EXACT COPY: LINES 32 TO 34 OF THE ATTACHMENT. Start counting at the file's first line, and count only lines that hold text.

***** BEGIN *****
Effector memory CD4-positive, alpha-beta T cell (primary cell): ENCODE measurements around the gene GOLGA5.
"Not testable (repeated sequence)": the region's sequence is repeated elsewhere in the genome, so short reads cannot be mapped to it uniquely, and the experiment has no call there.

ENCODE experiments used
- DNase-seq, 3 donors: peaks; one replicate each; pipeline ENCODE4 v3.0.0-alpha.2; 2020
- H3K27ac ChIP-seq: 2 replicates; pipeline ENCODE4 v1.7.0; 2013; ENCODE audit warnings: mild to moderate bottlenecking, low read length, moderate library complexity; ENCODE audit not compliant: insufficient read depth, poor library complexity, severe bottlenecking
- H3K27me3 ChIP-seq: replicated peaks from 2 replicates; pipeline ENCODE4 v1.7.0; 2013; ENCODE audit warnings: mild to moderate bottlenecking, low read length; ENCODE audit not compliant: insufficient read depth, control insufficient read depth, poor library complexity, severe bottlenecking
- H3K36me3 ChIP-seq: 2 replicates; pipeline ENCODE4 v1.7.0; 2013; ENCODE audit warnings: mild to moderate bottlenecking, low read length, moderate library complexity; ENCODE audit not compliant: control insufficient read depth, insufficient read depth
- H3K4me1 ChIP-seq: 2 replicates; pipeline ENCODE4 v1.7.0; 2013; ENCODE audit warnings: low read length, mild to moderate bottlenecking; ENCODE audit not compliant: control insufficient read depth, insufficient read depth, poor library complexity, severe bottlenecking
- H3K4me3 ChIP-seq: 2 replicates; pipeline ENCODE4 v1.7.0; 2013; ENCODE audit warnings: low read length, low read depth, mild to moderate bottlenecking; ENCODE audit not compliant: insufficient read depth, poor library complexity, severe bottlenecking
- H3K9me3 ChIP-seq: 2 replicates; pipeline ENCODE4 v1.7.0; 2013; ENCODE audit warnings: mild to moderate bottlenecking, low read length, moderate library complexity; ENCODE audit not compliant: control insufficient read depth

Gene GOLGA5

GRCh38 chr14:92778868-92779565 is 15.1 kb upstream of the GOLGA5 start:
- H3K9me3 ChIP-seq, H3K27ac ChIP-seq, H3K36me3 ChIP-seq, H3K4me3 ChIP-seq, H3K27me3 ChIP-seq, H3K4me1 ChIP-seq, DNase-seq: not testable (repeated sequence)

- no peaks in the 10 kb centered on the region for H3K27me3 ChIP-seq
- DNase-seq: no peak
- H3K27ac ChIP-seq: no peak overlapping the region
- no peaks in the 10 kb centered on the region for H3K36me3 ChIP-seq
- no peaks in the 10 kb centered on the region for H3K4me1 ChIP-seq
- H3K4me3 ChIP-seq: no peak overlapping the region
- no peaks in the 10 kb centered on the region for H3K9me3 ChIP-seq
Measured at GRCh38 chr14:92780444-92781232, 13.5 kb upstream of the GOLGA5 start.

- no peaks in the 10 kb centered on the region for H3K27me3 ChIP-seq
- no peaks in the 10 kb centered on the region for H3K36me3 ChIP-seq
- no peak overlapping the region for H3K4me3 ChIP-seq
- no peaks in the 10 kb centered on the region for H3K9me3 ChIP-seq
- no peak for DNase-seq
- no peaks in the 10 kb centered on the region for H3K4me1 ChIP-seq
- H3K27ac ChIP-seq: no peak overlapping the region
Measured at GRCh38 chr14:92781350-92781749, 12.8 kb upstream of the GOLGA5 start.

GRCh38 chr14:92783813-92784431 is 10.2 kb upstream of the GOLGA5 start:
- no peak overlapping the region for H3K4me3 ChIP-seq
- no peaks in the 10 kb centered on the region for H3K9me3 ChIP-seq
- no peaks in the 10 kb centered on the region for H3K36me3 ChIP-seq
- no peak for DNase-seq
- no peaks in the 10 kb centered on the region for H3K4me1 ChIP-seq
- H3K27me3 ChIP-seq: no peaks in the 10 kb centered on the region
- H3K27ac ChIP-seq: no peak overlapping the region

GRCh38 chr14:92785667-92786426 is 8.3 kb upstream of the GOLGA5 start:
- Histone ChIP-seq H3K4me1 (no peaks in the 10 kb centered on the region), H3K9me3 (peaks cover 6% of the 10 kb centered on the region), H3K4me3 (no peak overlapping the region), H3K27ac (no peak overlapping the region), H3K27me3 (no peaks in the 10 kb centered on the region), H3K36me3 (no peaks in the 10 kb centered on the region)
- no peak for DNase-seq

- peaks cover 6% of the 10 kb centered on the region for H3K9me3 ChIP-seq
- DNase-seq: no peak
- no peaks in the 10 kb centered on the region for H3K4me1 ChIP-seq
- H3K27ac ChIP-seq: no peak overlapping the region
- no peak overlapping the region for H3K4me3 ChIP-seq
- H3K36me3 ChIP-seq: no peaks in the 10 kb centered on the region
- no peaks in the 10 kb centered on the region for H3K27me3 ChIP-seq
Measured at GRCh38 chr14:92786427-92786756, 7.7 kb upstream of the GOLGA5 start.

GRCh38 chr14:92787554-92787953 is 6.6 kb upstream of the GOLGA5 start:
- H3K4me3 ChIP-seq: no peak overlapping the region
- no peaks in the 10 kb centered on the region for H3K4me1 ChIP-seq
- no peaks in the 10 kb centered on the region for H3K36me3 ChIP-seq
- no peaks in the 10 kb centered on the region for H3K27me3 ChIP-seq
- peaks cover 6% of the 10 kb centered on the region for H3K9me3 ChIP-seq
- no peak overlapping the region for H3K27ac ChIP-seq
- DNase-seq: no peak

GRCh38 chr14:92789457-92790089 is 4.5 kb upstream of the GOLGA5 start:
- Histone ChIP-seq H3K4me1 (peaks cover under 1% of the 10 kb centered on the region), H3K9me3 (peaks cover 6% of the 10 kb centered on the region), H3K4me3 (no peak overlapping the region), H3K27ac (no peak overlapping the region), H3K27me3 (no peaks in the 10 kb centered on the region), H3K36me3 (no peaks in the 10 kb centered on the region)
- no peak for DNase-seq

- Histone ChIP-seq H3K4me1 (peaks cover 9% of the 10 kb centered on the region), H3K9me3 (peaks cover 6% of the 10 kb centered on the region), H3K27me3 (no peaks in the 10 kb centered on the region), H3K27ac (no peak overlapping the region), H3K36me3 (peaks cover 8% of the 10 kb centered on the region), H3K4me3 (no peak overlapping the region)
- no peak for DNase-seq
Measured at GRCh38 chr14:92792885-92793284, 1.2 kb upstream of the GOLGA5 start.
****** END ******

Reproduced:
- no peaks in the 10 kb centered on the region for H3K9me3 ChIP-seq
- no peaks in the 10 kb centered on the region for H3K36me3 ChIP-seq
- no peak for DNase-seq